Film : Dysfunctional family fun - French style
Just in time to join the colorful splash of daffodils and other spring flowers comes "Family Hero" ("Heros de la Famille"), a charming French comedy playing Saturday, April 12, at the Katharine Cornell Theatre, sponsored by the Martha's Vineyard Film Society. Starring Catherine Deneuve, Emmanuelle Béart and a full roster of other well-known French actors, "Family Hero" offers an inside view of dysfunction, kookiness and kinkiness in an extended French vaudeville family.
Set in The Blue Parrot cabaret on the Riviera, the movie opens in the dressing room of its long-limbed showgirls about to go on stage. It wouldn't be a French cabaret without bare-breasted beauties, and when one family member later complains, "Do they ever put any clothes on?", the troupe's choreographer airily responds, "But they're dressed in light."
The movie's plot bolts out of the starting gate with the unexpected death of cabaret owner Gabriel Stern (Claude Brasseur). A dizzying cast of family characters - godchildren, ex-wives, siblings, girlfriends, and lovers - quickly arrives in Nice for the obligatory reading of the will. Most of those present have romantic or other crises going on in their own lives, and none of them get along very well with each other.
The less-than-burning question on everyone's mind is who will inherit the Blue Parrot and the rest of paterfamilias Gabriel's estate. The logical heir is Nicky Guazzini, alias Joseph Bensalem (Gérard Lanvin), a has-been illusionist who was Gabriel's adored adoptive son, but that would be too easy. Besides, Gabriel had ulterior motives.
Despite two ex-wives waiting in the wings, Simone (Miou-Miou) and Alice (Catherine Deneuve), Nicky has already begun pursuing the show's chanteuse Léa (Emmanuelle Béart). How, let alone why, Léa patiently carries the torch for Nicky is surely a mystery for most American women. Certainly, her presence provides the opportunity for a series of classic American cabaret tunes.
Most of the women in Nicky's life, past or present, still love him; it wouldn't be a French farce if they didn't. The exception is magazine editor Marianne (Géraldine Paelhas), Nicky's daughter by his first wife Simone. Marianne still resents her father and is busy squabbling with her soon-to-be ex-husband over custody of their child. Marianne's brother Nino (Michael Cohen), who serves as the cabaret's accountant and has left his gay lover behind in Paris for the time being, is not much more favorably disposed toward dear old dad.
Sorting out the relationships among these quirky folks takes a fair amount of audience patience. For instance, first wife Simone starred with Nicky in "The Rabbit in the Hat," a now-defunct children's TV show that used to be the kind of success Nicky would like to revive. The deceased Gabriel also went by the name Gabrielle, since he enjoyed cross-dressing and has left behind an extensive wardrobe of women's clothes, as well as men's.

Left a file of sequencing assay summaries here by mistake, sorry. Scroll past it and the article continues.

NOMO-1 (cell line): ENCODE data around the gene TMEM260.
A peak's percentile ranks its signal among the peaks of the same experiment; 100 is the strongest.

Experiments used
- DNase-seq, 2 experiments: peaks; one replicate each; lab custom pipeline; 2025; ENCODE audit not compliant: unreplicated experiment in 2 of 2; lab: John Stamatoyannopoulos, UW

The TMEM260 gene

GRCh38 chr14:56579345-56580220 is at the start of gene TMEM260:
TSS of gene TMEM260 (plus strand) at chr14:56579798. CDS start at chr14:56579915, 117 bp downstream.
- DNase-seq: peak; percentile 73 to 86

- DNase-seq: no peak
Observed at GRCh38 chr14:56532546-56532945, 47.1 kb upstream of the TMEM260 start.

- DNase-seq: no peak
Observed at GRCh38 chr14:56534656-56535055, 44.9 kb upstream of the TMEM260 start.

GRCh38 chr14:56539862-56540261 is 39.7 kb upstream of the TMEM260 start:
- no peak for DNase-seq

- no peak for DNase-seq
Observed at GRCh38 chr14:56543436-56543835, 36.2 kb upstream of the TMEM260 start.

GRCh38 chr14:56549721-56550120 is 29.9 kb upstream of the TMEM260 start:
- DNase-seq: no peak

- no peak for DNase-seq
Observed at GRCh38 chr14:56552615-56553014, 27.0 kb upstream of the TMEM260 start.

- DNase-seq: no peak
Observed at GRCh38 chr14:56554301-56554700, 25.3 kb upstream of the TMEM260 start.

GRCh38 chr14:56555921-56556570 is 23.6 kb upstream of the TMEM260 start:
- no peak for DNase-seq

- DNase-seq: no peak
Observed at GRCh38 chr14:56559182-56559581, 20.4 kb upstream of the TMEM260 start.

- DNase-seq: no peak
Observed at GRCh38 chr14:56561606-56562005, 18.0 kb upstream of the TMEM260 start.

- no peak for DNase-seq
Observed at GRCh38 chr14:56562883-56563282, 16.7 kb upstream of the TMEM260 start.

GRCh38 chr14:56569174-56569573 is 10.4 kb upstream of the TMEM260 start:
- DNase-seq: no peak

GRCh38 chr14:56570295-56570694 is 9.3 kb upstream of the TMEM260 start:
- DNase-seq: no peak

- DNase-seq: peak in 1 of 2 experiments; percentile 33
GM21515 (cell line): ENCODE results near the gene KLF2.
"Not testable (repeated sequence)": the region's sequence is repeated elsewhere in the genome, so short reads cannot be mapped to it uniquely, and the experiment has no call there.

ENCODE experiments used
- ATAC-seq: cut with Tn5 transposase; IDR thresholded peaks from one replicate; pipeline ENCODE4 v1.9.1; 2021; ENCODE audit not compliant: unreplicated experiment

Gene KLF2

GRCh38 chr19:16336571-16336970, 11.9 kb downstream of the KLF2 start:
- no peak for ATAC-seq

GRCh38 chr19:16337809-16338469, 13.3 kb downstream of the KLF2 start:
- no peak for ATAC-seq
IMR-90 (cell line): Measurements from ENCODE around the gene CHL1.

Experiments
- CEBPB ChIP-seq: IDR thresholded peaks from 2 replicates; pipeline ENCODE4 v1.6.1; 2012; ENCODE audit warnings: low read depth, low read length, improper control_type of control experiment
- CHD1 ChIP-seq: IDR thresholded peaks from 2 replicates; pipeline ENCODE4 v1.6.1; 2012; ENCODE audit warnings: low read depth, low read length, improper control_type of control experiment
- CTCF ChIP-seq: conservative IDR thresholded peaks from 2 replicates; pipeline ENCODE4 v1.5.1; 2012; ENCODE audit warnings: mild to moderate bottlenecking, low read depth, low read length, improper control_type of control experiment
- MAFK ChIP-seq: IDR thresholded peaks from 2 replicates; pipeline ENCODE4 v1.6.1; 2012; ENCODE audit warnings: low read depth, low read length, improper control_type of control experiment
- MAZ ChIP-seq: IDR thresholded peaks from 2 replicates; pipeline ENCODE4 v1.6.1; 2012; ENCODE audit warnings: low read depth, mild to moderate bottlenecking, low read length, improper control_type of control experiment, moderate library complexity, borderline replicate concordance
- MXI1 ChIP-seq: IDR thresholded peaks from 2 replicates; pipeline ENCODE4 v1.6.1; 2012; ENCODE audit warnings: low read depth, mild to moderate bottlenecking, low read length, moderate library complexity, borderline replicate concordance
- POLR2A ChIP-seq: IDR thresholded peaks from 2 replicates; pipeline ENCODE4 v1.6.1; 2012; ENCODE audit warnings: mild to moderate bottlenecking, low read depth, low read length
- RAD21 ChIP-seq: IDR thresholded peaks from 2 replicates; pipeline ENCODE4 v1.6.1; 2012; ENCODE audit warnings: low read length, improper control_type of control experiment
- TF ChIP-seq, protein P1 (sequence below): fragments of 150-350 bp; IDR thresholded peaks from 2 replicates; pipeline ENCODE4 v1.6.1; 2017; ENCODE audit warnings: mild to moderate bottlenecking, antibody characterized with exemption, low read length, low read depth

Grande Dame Alice Mirmot, a.k.a. Ms. Deneuve playing and poking fun at herself, doesn't even show up until the movie is well underway. She used to be known as "Coeur de Jade," information that becomes important near the end of the story.
The Hollywood version of "Family Hero" would have stripped clean such complications of character, as well as a lot of the subplotting, and turned the film into a sanitized dud. Half the fun for the audience is watching how director Thierry Klifa nuances the characters with unusual back-stories and stuffs the subplots full of sexual peccadilloes and variations. In the make-believe world of this movie, Eliot Spitzer would still be serving as New York's governor.
While "Family Hero" careens from one unexpected revelation after another - watch for a secret room, a stewed rabbit, and a virtuoso version of "The Rose" - it still works its way to a surprisingly happy ending where love, in a peculiarly modern and French way, conquers all. Gabriel, whose ghost shows up occasionally to check on how the family is doing, must have been pleased with his handiwork.
"Family Hero" ("Heros de la Famille"), Saturday, April 12, Katharine Cornell Theatre, Spring Street, Vineyard Haven, 7:30 pm. $8; $5 for MVFS members. Doors open at 7 pm.
Brooks Robards is a contributing writer to The Times.